Our co-sponsored special session, honors the scholarly legacy of the late Delores Williams, a trailblazing womanist theologian. We recognize the significance of Williams’ works and particularly highlight the 30th Anniversary of the publication of Sisters in the Wilderness: The Challenge of Womanist Godtalk (Orbis, 1993). This is an invited panel with closed submissions.
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This panel will host graduate students in Islamic studies at various stages in their dissertation processes and will encoruage interactivity among panelists, as well as constructive feedback from a respondent.
*Anā majdhūb, māshī majnūn!* “I am *majdhūb*—not mad!” Attributed to the paradigmatic Moroccan mad saint, ‘Abd ar-Rahman al-Majdhūb (d. 1568), this phrase is enshrined in a plaque hanging behind his tomb in the shrine of the ‘Alawite Sultan Mulāy Ismā’īl (d. 1727). Yet, it also circulates, in Sufi treatises, hagiographic narratives, and casual cafe conversations. It is reiterated to explain a male saint donning women’s clothes and a bearded female saint critiquing the reigning sultan. In each iteration, “*anā majdhūb, māshī majnūn*” invokes then dismisses the specter of madness to justify the deviance of these ecstatic saints. In my dissertation, I ask: What do hagiographic representations and oral narratives of the *majdhūb* reveal about the dynamic of madness, gender, and sainthood? I argue that articulations of the *majdhūb* as deviant illuminate the ways in which anxieties over unreason, gender, and excess shaped the discursive formation of Maghribi Sufism.
My dissertation is an ethnographic study of multiethnic U.S. Muslim civic organizations in the city of Detroit and how such organizations encourage Muslims to cross endemic racial boundaries on the basis of Islamic ethics. Organizations like DREAM of Detroit (“Detroit Revival Engaging American Muslims”) stimulate faith-based commitment to civic action and expose participants to diverse ways of being Muslim, prioritizing just works over specific doctrinal or ritual adherences. Drawing on interviews with leaders and participants as well as participant-observation at organizational events, I show how Muslim civic organizations are not only expressions of Islamic values, but more profoundly, sites of religious cultivation in which what it means to be a U.S. Muslim is taught, negotiated, and debated. I encourage scholars of contemporary Islam to expand normative notions of “Islamic space” and ask how the proliferating Muslim non-profit sector is shaping constructions of Islamic authority in the contemporary United States.
My dissertation investigates how a concept of passionate, mad love—‘ishq—became mainstream in precolonial South Asian popular culture through a genre of narrative poem, the ‘ishqiya masnavi (often translated as ‘romance’), written by Sufi initiates in Persian, Urdu and Punjabi. These stories depicted love as a way to access the divine by revealing the divinity inherent in creation. Lovers’ trials and tribulations—from mystical beasts to jealous relatives—were allegories of the Sufi path.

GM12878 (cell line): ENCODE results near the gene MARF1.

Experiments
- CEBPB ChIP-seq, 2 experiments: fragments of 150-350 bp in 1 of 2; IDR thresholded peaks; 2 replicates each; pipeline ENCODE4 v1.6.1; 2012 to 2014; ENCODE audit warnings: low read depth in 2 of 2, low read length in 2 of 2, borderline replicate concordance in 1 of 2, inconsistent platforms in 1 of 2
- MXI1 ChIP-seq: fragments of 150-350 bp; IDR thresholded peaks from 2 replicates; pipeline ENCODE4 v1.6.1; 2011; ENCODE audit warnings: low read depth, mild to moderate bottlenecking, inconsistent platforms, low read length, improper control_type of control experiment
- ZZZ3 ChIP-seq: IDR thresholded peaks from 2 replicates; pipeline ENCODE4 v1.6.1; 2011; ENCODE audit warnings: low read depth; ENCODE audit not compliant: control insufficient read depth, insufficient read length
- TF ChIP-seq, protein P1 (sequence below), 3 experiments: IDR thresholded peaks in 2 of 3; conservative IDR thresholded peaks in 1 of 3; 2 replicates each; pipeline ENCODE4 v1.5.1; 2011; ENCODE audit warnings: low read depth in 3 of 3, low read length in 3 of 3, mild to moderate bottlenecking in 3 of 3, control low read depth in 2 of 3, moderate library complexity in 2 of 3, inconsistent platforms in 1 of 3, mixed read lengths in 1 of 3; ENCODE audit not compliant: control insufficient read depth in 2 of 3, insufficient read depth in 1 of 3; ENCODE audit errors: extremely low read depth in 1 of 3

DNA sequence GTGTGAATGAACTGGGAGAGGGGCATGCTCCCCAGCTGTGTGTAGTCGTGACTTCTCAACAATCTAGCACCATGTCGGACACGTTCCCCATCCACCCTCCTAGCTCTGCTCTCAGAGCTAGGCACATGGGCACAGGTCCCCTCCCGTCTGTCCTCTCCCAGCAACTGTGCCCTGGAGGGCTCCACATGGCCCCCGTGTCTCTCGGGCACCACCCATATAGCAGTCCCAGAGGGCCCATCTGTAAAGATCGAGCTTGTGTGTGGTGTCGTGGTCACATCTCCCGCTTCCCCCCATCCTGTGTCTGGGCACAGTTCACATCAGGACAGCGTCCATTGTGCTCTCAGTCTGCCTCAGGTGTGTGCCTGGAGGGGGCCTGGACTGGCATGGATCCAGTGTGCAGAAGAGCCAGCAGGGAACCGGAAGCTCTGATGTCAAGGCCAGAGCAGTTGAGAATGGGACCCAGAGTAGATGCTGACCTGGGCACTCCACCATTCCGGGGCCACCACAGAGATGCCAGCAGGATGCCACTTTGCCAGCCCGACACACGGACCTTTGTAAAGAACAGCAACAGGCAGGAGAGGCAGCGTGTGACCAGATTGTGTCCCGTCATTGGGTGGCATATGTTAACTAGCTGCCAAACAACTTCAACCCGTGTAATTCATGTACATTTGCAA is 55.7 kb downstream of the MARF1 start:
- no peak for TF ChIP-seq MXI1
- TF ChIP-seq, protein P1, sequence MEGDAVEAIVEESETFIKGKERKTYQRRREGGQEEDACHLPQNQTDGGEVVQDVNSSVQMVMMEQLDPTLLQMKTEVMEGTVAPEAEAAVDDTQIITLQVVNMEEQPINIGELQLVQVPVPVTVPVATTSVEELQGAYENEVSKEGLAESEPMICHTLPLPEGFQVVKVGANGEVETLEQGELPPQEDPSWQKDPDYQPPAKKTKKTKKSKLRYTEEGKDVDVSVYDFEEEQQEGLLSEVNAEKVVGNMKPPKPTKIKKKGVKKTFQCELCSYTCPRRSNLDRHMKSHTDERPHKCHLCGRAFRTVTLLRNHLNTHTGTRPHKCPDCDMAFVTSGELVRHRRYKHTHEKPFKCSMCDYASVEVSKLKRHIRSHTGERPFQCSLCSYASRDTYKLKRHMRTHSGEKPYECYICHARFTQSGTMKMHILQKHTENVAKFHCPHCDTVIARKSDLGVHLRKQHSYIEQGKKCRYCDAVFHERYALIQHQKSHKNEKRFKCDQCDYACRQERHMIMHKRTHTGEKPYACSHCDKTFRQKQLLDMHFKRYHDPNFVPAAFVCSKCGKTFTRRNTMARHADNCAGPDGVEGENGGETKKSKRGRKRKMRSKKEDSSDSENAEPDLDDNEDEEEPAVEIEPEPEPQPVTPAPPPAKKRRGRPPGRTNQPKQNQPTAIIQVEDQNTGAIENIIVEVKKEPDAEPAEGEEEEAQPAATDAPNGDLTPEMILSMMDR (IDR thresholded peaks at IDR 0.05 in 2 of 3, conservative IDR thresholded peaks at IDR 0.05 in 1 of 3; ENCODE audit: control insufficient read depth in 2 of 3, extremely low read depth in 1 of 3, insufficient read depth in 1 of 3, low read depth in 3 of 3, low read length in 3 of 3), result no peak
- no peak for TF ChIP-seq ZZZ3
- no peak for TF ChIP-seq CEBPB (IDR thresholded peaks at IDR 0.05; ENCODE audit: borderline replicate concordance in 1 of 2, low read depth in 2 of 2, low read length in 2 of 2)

I bring a material approach to the literary analysis of these poems, to show how song, recitation and the use of illustrations served to instruct communities of reader-listener-viewers in how to use earthly love to access God. Over two centuries, the romance tradition gradually moved out of the Sufi lodge and the court into urban coteries, colonial textbooks, and eventually modern print publics—but the Sufi cosmology that underpinned these stories remained a constant.
Marriage is a central social and religious institution that contributes to family formation and socioeconomic attainment. Little is known, however, about the marriage process for Muslims, the largest religious minority group in the U.S. And even less is understood about how marriage formation occurs for U.S. Black Muslim men and women, who form the largest group of U.S. born Muslims (Pew Research Center 2017). Here, I plan to interview 30 U.S. Black Muslims and ask: How do Black Muslim men and women compare in the ways they connect religion and race in making marriage decisions? I examine how Black Muslims living in the United States think about marriage, what qualities make one “marriageable,” the range in experiences of seeking out marriage partners, and what role religion, gender, race, family origin, and skin tone play in the marriage process. By examining this understudied and vitally important case, this research will offer key theoretical implications to advance sociological literatures on religion, race, and gender.
This dissertation argues that across disparate times and spaces, expressions of the Islamic concept of taqwā (piety, godfearingness, consciousness of God) come to index ruptures, shifts, and unexpected continuities in societal orientations towards God. Through textual and ethnographic research that tacks between two distinct temporal moments, the advent of Islam and contemporary Egypt, I examine the bricolage of inherited texts, traditions, sayings, and embodied practices that collectively signify expressions of taqwā. In the first Hijri century, biblical understandings of godfearingness together with taqwā’s pre-Islamic poetic linguistic inheritances coalesced into the internally and externally embodied concept that permeates the earliest Islamic sources. Navigating anxieties that Egyptian society is heading towards two equally threatening types of extremism, atheism and religious-based violence, in contemporary Egypt this early tradition of taqwā is reimagined and redeployed by religious leaders and their constituencies alongside uniquely modern strategies like cinema clubs, YouTube preaching, and psychological counseling.